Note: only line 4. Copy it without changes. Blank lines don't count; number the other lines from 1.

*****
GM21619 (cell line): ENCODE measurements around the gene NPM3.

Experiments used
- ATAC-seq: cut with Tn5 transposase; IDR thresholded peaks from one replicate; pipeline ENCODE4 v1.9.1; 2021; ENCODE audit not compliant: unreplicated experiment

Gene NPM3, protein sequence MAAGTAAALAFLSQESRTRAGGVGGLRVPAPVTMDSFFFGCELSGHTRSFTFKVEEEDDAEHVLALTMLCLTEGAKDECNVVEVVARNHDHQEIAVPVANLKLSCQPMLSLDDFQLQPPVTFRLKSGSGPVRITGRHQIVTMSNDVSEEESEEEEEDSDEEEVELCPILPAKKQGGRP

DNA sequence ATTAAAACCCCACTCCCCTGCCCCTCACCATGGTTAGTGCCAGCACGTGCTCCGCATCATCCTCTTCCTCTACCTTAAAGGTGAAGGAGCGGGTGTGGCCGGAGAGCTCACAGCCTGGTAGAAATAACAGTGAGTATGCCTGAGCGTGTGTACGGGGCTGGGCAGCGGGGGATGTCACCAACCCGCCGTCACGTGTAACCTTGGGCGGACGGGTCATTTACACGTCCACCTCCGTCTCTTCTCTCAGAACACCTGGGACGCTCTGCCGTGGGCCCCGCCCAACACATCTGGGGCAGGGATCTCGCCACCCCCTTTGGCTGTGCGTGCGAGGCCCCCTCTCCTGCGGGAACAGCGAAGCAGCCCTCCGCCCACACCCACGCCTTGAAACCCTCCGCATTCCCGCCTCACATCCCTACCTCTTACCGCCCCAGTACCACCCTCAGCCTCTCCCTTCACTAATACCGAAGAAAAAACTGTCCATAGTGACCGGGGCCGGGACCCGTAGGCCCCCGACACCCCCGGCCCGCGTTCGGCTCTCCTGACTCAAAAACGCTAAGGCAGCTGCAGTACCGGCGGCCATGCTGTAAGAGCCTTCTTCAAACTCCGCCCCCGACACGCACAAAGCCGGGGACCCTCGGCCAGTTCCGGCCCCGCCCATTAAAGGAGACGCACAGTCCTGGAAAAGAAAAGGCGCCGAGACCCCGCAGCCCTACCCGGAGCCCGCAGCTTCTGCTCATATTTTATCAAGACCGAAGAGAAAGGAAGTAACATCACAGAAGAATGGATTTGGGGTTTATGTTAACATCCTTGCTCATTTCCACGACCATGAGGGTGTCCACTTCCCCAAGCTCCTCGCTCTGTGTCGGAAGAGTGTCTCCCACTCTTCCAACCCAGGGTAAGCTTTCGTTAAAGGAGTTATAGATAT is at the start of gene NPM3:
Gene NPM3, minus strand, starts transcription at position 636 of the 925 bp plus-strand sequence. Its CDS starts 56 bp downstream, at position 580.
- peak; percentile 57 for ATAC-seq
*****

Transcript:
Gene NPM3, protein sequence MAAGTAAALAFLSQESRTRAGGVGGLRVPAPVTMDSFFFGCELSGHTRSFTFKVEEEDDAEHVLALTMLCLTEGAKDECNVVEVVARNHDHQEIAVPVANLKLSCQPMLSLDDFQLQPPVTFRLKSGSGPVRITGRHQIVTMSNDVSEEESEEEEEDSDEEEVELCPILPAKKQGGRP